Background:

Being a parent can be demanding and stressful, especially for people with chronic diseases such as multiple sclerosis (MS). Parenting can be disrupted by flare-ups, disease worsening, and other MS symptoms, including mobility problems, pain, fatigue, and cognitive impairment. Mood disorders, such as depression and anxiety, have been found to occur at much higher rates in people with MS than in the general population. Surprisingly, less is known about which factors may predict mood disorders in parents with MS. This study aims to identify potential demographic, clinical, and self-reported predictors that contribute to mood disorders measured by the Hospital Anxiety and Depression Scale.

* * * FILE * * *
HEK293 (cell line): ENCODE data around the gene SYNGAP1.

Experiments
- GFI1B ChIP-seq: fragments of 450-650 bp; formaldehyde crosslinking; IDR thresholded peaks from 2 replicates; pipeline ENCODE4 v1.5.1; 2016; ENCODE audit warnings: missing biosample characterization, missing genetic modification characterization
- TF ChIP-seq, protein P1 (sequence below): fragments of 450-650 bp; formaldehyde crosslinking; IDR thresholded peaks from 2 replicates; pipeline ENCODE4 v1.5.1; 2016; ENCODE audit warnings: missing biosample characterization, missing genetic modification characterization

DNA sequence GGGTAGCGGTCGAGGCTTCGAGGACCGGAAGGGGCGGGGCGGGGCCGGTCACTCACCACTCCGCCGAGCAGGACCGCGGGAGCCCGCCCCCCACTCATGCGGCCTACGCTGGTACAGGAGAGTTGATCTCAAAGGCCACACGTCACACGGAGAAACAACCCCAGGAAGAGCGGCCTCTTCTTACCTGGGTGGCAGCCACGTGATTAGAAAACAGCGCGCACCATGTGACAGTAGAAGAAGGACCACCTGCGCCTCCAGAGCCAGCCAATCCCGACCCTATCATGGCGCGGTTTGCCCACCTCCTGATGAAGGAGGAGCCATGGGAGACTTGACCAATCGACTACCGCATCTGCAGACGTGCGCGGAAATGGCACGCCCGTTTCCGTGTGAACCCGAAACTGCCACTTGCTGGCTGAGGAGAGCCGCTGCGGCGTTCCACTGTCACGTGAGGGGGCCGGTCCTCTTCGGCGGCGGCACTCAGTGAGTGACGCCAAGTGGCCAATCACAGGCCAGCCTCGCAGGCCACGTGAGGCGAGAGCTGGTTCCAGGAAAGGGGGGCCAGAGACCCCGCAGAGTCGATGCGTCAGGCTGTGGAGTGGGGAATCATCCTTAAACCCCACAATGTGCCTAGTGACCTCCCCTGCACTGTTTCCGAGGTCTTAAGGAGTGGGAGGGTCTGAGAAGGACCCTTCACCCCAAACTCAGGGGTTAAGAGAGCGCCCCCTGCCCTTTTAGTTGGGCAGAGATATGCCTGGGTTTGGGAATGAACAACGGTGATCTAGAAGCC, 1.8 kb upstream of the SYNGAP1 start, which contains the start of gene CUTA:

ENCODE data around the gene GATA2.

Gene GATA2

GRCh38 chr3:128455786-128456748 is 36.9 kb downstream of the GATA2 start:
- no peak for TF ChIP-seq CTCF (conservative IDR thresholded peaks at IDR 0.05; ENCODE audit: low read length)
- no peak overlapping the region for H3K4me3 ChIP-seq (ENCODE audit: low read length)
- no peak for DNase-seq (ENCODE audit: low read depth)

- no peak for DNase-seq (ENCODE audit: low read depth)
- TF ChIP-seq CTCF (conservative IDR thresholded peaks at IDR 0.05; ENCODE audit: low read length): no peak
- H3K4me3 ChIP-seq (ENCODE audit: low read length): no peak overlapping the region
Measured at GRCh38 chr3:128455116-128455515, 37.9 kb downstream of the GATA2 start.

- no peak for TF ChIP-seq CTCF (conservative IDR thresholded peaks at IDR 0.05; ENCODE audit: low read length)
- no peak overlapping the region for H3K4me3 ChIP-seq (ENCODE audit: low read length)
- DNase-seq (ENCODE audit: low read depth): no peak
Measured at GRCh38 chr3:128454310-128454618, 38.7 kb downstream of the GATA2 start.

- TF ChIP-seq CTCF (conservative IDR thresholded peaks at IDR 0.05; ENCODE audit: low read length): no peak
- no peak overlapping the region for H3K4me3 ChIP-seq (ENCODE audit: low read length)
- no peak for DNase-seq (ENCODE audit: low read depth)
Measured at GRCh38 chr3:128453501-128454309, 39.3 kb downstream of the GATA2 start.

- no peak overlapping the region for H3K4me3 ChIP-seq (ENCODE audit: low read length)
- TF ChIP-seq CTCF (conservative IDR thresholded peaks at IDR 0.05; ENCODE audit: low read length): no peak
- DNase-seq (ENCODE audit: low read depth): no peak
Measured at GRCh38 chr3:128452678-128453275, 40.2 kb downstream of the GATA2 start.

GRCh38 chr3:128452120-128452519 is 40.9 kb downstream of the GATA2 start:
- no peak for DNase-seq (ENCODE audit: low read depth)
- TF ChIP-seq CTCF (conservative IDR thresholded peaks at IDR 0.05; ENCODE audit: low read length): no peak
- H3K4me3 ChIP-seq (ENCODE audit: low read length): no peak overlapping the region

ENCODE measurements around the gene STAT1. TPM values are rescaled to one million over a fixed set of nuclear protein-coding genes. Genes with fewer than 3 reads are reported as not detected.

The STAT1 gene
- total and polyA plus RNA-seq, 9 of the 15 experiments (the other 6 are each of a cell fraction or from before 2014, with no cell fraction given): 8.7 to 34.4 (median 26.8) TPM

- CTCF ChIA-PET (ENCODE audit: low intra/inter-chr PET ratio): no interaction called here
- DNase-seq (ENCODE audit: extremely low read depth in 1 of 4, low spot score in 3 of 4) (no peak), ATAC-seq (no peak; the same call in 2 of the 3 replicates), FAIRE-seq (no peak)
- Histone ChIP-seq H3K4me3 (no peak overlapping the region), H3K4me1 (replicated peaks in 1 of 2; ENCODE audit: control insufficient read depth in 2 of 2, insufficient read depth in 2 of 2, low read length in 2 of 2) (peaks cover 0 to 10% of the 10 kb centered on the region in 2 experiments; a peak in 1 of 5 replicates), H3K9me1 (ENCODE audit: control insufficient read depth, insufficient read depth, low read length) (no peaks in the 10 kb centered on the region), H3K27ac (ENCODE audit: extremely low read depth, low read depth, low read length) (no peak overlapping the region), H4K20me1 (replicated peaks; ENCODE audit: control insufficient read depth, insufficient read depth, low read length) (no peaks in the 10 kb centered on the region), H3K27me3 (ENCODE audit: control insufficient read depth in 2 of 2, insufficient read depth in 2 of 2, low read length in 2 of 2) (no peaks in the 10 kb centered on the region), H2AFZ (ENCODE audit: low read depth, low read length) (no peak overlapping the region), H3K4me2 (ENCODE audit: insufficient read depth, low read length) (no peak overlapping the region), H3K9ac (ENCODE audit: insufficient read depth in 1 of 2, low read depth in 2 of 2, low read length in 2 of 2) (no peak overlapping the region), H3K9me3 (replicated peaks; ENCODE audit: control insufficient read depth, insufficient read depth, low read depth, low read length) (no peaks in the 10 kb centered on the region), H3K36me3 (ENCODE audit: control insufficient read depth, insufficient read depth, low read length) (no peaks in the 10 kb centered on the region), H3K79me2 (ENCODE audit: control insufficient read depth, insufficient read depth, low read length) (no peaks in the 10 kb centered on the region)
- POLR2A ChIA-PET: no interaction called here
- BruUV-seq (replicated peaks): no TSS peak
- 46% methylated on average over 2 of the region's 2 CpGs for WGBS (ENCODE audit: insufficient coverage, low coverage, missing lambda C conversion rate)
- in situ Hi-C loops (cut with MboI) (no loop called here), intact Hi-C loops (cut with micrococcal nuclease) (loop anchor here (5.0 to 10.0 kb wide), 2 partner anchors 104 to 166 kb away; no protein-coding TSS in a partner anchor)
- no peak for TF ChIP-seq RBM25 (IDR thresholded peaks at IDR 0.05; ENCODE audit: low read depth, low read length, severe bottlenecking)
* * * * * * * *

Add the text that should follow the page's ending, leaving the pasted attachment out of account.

Methods:

A total of 285 parents with MS completed an anonymous online questionnaire combining sociodemographic, clinical, and family characteristics and scales, validated in Italian, related to coping strategies and social support. Associations between each variable and mood disorders were assessed using univariate and multivariate logistic regression analyses.

Results:

Disability level, emotional and dysfunctional coping strategies, and perceived social support were significant predictors of mood disorders in parents with MS.

Conclusions:

These findings confirm the importance of identifying risk factors for mood disorders in parents with MS so that early intervention can minimize mood disruptions caused by the disease.

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